Annetine C. Gelijns, PhD
Edmond A. Guggenheim Professor of Population Health Science and Policy
An expert in health policy and clinical evaluative research, Dr. Gelijns' cutting-edge research has provided critical insight into the forces that drive the rate and direction of technological change in medicine that promises to improve patient outcomes and reduce health care costs.
As Chair of the Department of Population Health Science and Policy and Co-Director of the International Center for Health Outcomes and Innovation Research (InCHOIR) at Mount Sinai, Dr. Gelijns' research focuses on clinical trials; comparative effectiveness research; and the factors shaping the development and diffusion of medical technology, and their policy implications. She has written extensively about the uncertainty involved in medical research, the roles of the public and private sectors in technological change, and the dynamics of pharmacological, device and surgical innovation. She has been appointed a fellow in the American Institute of Medical and Biological Engineering.
Her more recent work has focused on the design, execution and policy implications of clinical trials of novel surgical procedures, biologicals (including stem cell therapies), drugs and implantable devices. She directed the data coordinating center (DCC) for the landmark REMATCH trial, which established for the first time the survival and quality of life benefit of implanted mechanical circulatory support devices for long-term support of patients with advanced heart failure. She, in collaboration with her InCHOIR collaborators, have extended this work through designing and coordinating a host of ongoing trials exploring the human biology of long-term mechanical circulatory support, supported by a NIH-funded SCCOR grant. She is currently part of the DCC leadership team for the Cardiothoracic Surgical Trials Network, which is funded by NHLBI, NINDS and the Canadian Institutes of Health Research.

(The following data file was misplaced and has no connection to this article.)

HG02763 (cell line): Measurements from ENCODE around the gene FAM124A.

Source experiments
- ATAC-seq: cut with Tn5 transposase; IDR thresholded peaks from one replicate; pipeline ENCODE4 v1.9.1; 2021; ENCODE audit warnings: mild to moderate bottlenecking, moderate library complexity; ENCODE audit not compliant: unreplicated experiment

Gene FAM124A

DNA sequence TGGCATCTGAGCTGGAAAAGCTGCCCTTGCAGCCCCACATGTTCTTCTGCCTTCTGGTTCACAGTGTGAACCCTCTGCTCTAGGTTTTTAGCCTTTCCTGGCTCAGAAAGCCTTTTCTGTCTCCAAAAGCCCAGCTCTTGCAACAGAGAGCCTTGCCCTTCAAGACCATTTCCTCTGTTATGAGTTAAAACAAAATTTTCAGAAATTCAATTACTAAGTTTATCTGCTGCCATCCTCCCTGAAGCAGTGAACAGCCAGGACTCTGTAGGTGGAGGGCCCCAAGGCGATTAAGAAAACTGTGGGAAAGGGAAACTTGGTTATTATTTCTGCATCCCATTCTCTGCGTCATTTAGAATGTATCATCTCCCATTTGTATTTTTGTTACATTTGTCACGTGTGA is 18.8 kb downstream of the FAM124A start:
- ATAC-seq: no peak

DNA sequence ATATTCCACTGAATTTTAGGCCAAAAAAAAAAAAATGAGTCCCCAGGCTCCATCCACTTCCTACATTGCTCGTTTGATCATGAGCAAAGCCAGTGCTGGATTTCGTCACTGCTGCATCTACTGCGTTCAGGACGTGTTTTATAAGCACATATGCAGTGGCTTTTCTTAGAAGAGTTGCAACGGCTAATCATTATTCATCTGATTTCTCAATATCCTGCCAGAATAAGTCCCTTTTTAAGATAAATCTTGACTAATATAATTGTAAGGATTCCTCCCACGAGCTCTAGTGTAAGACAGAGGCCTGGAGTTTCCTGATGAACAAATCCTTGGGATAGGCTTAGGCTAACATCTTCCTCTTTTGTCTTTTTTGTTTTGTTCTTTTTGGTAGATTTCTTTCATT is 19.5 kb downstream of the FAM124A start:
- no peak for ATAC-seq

Throughout her career Dr. Gelijns has built an international reputation as a leader in her field. From 1983 to 1987, she worked for the Steering Committee on Future Health Scenarios (co-sponsored by the European office of the World Health Organization and the Dutch government), where she helped develop models for long-term health planning in the areas of cancer, cardiovascular disease and aging. During that time, she also held a joint appointment to the Staff Bureau for Health Policy Development in the Netherlands' Department of Health and the Dutch Health Council. She later directed the Program on Technological Innovation in Medicine at the Institute of Medicine of the National Academy of Sciences before joining the faculty of Columbia University in 1993.
Additionally, Dr. Gelijns has served as a consultant to various national and international organizations, including the World Health Organization (WHO), the Organization for Economic Cooperation and Development (OECD), Paris, France, the National Academy of Engineering and the Institute of Medicine, and she was a member of the board of the International Society on Technology Assessment in Health Care. She has also authored or co-authored more than 130 peer-reviewed articles, books, book chapters, editorials and reviews.
Her contributions have been acknowledged with numerous awards, including the Querido-Award from the Netherlands' National Foundation for Health Promotion and Disease Prevention for the most promising young investigator in public health, the Investigator Award in Health Policy Research from the Robert Wood Johnson Foundation, and an International Fellowship from the Council on Health Care Technology at the Institute of Medicine.
Dr. Gelijns received her LLM degree from the University of Leyden in the Netherlands and her PhD from the medical faculty at the University of Amsterdam. Prior to joining Mount Sinai, Dr. Gelijns was Co-Director of the International Center for Health Outcomes and Innovation Research, Division Chief in the Department of Surgery, and Professor of Public Health and Surgical Sciences in the Department of Surgery, College of Physicians and Surgeons, and the Division of Health Policy and Management of the Mailman School of Public Health, Columbia University, New York City.